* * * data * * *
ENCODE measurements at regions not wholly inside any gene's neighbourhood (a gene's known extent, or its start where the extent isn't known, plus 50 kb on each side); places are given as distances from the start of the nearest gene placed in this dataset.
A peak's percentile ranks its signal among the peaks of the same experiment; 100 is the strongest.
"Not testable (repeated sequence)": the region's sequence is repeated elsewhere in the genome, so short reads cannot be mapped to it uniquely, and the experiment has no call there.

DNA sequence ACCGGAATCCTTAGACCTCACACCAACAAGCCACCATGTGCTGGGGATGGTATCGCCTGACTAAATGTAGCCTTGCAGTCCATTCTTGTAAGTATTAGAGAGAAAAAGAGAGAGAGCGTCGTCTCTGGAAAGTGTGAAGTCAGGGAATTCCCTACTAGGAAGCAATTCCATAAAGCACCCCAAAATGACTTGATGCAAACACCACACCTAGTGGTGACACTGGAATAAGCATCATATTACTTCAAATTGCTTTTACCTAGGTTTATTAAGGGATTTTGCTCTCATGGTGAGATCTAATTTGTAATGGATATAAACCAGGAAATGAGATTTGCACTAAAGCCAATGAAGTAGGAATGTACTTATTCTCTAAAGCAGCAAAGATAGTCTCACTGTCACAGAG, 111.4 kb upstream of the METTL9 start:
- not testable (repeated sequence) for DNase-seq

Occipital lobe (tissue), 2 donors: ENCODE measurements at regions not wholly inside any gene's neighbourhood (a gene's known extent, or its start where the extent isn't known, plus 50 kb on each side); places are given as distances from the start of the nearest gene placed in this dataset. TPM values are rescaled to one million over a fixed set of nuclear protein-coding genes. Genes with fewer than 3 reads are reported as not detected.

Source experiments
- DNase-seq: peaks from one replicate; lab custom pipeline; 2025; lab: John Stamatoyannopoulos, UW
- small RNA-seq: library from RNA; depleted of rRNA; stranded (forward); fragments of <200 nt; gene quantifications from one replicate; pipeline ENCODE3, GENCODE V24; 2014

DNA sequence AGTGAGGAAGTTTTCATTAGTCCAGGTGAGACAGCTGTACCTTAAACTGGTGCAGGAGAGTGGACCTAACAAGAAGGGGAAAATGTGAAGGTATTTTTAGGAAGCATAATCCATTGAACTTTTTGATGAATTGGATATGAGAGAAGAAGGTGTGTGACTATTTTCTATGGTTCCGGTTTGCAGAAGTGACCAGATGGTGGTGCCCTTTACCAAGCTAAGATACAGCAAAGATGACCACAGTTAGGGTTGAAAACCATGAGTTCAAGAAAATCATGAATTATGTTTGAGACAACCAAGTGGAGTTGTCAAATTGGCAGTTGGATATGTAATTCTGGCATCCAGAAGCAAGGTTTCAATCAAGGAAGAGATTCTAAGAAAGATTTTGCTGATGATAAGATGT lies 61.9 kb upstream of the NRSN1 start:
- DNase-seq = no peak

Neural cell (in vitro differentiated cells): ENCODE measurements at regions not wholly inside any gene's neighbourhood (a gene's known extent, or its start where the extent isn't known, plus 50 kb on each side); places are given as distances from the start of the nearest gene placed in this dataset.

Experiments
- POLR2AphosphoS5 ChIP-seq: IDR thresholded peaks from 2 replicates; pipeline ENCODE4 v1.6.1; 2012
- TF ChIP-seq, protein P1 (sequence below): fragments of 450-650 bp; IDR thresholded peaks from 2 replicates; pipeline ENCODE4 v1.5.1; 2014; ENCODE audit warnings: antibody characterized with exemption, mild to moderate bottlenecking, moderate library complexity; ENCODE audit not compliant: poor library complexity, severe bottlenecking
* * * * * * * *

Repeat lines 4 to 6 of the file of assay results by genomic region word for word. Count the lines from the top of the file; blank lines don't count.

DNA sequence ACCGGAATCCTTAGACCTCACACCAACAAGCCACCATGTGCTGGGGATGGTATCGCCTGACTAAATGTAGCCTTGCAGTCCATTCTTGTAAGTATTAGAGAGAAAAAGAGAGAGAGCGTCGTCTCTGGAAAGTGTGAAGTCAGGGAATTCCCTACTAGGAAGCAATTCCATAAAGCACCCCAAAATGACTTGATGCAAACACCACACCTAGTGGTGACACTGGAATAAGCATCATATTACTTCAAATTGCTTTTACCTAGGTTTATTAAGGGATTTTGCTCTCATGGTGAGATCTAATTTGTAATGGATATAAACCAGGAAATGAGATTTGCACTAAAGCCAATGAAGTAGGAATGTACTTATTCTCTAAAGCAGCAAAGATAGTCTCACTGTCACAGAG, 111.4 kb upstream of the METTL9 start:
- not testable (repeated sequence) for DNase-seq

Occipital lobe (tissue), 2 donors: ENCODE measurements at regions not wholly inside any gene's neighbourhood (a gene's known extent, or its start where the extent isn't known, plus 50 kb on each side); places are given as distances from the start of the nearest gene placed in this dataset. TPM values are rescaled to one million over a fixed set of nuclear protein-coding genes. Genes with fewer than 3 reads are reported as not detected.